Posted on: 21 June 2021Share
Funeral services are hard for everyone involved, and so it is important that you find a type that suits the majority of those who are attending. After all, you want this to be a positive experience in the long run, and different families will have different expectations and needs. A traditional, open-casket or burial funeral might just not work for your family. There are many other different types of funeral services that you can have organized by a multitude of industry professionals you will find just a phone call away. Here are three different types of funeral services you might want to at least consider.
Cremations are becoming more popular, but they are still secondary to traditional funerals in the US. For many, the ability to release the ashes in your own time, at a special location, is much more meaningful than having a grave that is static and a little impersonal. Cremations offer a bit more of a human touch that really resonates with those who have a more spiritual or special connection to a particular place or feature. Everyone should at least consider the idea of cremation, but remember to make sure that it does not go against the wishes of the deceased. Some people are very particular about how they want their body taken care of, and it is so important to not go against these wishes.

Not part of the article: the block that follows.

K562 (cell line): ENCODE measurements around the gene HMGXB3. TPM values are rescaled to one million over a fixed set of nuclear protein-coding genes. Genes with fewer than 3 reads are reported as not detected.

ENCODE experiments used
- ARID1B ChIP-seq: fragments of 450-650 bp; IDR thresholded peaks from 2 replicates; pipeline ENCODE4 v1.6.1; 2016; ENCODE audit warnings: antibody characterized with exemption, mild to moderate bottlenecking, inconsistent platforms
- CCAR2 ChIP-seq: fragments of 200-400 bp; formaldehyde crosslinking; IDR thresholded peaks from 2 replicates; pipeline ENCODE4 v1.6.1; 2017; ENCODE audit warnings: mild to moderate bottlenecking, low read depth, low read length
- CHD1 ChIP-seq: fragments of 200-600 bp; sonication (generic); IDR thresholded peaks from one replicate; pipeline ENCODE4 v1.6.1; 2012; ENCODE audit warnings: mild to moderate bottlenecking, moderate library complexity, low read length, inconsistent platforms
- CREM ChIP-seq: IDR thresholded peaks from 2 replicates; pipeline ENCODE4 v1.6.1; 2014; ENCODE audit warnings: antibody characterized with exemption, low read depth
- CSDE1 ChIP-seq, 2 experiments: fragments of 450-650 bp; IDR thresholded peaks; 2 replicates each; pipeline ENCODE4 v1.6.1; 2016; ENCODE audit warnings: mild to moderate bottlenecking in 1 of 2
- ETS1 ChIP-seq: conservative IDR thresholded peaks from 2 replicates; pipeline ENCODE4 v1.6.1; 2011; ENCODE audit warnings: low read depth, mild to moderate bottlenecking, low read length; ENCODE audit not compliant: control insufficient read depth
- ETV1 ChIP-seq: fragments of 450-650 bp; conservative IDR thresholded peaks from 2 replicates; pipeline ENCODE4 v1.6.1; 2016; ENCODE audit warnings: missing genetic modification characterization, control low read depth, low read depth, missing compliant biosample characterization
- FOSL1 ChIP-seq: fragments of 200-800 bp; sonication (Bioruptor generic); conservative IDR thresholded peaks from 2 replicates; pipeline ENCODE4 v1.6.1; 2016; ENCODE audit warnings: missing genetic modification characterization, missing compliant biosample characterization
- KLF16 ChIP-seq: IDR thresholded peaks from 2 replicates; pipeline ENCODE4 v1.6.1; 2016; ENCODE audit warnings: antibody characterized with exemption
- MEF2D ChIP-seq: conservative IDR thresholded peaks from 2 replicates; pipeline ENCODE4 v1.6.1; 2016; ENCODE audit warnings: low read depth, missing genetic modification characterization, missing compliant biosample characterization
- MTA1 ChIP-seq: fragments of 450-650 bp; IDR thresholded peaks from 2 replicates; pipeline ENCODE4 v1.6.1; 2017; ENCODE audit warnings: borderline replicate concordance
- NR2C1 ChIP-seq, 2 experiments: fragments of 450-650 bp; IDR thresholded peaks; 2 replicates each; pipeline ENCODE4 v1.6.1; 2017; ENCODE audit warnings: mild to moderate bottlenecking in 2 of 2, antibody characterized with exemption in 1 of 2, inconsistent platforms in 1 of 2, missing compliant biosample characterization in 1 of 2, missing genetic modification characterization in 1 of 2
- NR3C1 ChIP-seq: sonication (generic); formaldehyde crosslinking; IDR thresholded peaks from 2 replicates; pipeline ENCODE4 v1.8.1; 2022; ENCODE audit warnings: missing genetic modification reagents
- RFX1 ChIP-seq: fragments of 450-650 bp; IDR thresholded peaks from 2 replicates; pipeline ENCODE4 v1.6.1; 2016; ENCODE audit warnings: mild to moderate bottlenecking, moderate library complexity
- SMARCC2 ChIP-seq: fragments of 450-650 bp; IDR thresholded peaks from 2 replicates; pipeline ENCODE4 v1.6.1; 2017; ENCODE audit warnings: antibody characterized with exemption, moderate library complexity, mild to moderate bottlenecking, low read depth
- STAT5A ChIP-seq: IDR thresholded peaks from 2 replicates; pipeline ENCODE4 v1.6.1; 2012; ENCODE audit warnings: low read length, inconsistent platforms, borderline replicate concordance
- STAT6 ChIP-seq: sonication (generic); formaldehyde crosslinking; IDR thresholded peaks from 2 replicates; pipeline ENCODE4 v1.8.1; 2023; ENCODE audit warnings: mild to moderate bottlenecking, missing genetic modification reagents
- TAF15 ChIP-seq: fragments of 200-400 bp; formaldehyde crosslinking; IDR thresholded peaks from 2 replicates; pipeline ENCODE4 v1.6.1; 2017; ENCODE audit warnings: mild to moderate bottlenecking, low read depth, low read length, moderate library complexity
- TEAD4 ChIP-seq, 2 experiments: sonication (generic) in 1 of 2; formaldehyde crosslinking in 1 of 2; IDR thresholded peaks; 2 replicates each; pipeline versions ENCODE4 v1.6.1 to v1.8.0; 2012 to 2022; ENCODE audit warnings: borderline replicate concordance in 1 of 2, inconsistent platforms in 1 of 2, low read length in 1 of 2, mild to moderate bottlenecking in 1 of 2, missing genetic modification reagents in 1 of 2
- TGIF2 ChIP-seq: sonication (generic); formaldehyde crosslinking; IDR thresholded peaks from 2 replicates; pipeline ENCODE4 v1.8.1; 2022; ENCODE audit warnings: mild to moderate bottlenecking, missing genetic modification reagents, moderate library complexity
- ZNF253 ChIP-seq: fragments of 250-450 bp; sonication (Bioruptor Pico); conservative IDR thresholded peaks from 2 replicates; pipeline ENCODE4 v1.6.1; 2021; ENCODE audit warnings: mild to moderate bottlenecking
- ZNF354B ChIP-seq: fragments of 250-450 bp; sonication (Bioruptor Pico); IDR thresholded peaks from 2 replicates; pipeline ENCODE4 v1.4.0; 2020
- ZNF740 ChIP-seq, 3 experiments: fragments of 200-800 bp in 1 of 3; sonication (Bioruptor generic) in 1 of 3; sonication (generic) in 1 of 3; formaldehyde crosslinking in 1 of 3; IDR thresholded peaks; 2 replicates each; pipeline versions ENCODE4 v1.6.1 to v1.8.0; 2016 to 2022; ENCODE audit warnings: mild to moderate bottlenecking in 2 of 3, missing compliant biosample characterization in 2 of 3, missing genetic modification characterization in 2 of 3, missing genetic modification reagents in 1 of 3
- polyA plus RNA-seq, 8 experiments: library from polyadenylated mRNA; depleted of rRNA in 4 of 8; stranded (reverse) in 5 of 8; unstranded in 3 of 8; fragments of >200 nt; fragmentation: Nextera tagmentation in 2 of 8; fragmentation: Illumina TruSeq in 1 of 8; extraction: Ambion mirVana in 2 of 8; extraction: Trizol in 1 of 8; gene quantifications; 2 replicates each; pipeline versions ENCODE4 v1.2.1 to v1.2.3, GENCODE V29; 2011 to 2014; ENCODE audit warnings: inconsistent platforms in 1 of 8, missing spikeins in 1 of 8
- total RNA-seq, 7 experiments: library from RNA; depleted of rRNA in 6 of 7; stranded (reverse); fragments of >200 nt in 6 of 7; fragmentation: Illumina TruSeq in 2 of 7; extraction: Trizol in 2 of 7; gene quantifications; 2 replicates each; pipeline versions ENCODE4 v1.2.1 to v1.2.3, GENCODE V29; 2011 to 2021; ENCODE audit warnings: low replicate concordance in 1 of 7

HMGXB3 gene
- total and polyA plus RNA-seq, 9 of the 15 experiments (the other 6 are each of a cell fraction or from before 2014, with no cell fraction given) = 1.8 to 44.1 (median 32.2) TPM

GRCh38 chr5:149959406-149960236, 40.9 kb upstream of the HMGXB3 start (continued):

Celebration ceremonies are also seeing an uptick in popularity as more and more people want to do away with the somber funeral services of old and instead celebrate the life that was. There is time for grieving, but there should also be time for joy and happiness reminiscing how the loved one touched each of you in their own way. That is the theory behind a celebration ceremony, but before you choose this, make sure it is a consensus decision. It takes a particular type of family and friend group to do this funeral service, but for that audience, there is no better experience.
A visitation is different from traditional funeral services in a few ways. First of all, it is much less formal and often held in a house rather than a church or funeral home. The body is also not present, as it is more about grieving with others than having the actual dead body as the focal point. This makes it much easier for some to express their emotions and connect with others. It can also be done quite long after the burial itself so that people have time to process their feelings better and can say what they really mean.
Reach out to a funeral services professional to discuss you options.